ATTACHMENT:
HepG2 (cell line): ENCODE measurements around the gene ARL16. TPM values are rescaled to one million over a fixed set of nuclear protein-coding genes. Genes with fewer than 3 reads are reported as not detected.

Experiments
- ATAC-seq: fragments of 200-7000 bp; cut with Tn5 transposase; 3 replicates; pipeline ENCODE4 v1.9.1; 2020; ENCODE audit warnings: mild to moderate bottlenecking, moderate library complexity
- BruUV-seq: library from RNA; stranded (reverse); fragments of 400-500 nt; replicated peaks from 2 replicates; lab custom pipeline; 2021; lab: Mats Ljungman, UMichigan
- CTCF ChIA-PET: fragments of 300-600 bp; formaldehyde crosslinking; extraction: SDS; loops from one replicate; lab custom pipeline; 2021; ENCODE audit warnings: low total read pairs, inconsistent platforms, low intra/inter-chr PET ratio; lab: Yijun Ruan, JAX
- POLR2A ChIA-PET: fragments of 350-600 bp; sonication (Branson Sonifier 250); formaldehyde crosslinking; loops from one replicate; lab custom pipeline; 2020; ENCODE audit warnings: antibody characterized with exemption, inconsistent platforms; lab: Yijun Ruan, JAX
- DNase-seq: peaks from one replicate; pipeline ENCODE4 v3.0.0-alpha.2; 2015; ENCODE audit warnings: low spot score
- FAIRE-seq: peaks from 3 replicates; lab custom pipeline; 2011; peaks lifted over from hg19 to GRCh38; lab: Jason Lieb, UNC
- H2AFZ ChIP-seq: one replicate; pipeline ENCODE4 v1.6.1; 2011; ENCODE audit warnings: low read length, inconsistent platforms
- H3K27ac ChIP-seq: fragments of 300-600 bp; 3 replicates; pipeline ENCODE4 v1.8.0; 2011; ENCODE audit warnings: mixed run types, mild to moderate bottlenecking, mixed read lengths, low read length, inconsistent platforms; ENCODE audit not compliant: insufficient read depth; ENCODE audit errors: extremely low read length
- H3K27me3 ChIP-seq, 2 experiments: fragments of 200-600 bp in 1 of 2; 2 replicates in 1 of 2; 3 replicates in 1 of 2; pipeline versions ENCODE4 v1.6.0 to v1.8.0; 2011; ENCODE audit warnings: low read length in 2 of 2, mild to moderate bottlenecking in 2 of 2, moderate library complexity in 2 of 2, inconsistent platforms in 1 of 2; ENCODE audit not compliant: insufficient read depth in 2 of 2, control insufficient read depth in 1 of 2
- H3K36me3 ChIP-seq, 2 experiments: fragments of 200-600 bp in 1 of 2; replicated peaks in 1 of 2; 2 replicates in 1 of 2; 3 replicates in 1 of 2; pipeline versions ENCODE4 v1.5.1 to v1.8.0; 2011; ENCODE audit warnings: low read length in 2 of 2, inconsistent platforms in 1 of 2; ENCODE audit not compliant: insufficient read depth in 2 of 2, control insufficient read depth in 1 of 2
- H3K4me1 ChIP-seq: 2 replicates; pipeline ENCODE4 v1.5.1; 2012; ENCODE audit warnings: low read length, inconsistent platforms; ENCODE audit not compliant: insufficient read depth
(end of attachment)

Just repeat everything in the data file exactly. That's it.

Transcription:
HepG2 (cell line): ENCODE measurements around the gene ARL16. TPM values are rescaled to one million over a fixed set of nuclear protein-coding genes. Genes with fewer than 3 reads are reported as not detected.

Experiments
- ATAC-seq: fragments of 200-7000 bp; cut with Tn5 transposase; 3 replicates; pipeline ENCODE4 v1.9.1; 2020; ENCODE audit warnings: mild to moderate bottlenecking, moderate library complexity
- BruUV-seq: library from RNA; stranded (reverse); fragments of 400-500 nt; replicated peaks from 2 replicates; lab custom pipeline; 2021; lab: Mats Ljungman, UMichigan
- CTCF ChIA-PET: fragments of 300-600 bp; formaldehyde crosslinking; extraction: SDS; loops from one replicate; lab custom pipeline; 2021; ENCODE audit warnings: low total read pairs, inconsistent platforms, low intra/inter-chr PET ratio; lab: Yijun Ruan, JAX
- POLR2A ChIA-PET: fragments of 350-600 bp; sonication (Branson Sonifier 250); formaldehyde crosslinking; loops from one replicate; lab custom pipeline; 2020; ENCODE audit warnings: antibody characterized with exemption, inconsistent platforms; lab: Yijun Ruan, JAX
- DNase-seq: peaks from one replicate; pipeline ENCODE4 v3.0.0-alpha.2; 2015; ENCODE audit warnings: low spot score
- FAIRE-seq: peaks from 3 replicates; lab custom pipeline; 2011; peaks lifted over from hg19 to GRCh38; lab: Jason Lieb, UNC
- H2AFZ ChIP-seq: one replicate; pipeline ENCODE4 v1.6.1; 2011; ENCODE audit warnings: low read length, inconsistent platforms
- H3K27ac ChIP-seq: fragments of 300-600 bp; 3 replicates; pipeline ENCODE4 v1.8.0; 2011; ENCODE audit warnings: mixed run types, mild to moderate bottlenecking, mixed read lengths, low read length, inconsistent platforms; ENCODE audit not compliant: insufficient read depth; ENCODE audit errors: extremely low read length
- H3K27me3 ChIP-seq, 2 experiments: fragments of 200-600 bp in 1 of 2; 2 replicates in 1 of 2; 3 replicates in 1 of 2; pipeline versions ENCODE4 v1.6.0 to v1.8.0; 2011; ENCODE audit warnings: low read length in 2 of 2, mild to moderate bottlenecking in 2 of 2, moderate library complexity in 2 of 2, inconsistent platforms in 1 of 2; ENCODE audit not compliant: insufficient read depth in 2 of 2, control insufficient read depth in 1 of 2
- H3K36me3 ChIP-seq, 2 experiments: fragments of 200-600 bp in 1 of 2; replicated peaks in 1 of 2; 2 replicates in 1 of 2; 3 replicates in 1 of 2; pipeline versions ENCODE4 v1.5.1 to v1.8.0; 2011; ENCODE audit warnings: low read length in 2 of 2, inconsistent platforms in 1 of 2; ENCODE audit not compliant: insufficient read depth in 2 of 2, control insufficient read depth in 1 of 2
- H3K4me1 ChIP-seq: 2 replicates; pipeline ENCODE4 v1.5.1; 2012; ENCODE audit warnings: low read length, inconsistent platforms; ENCODE audit not compliant: insufficient read depth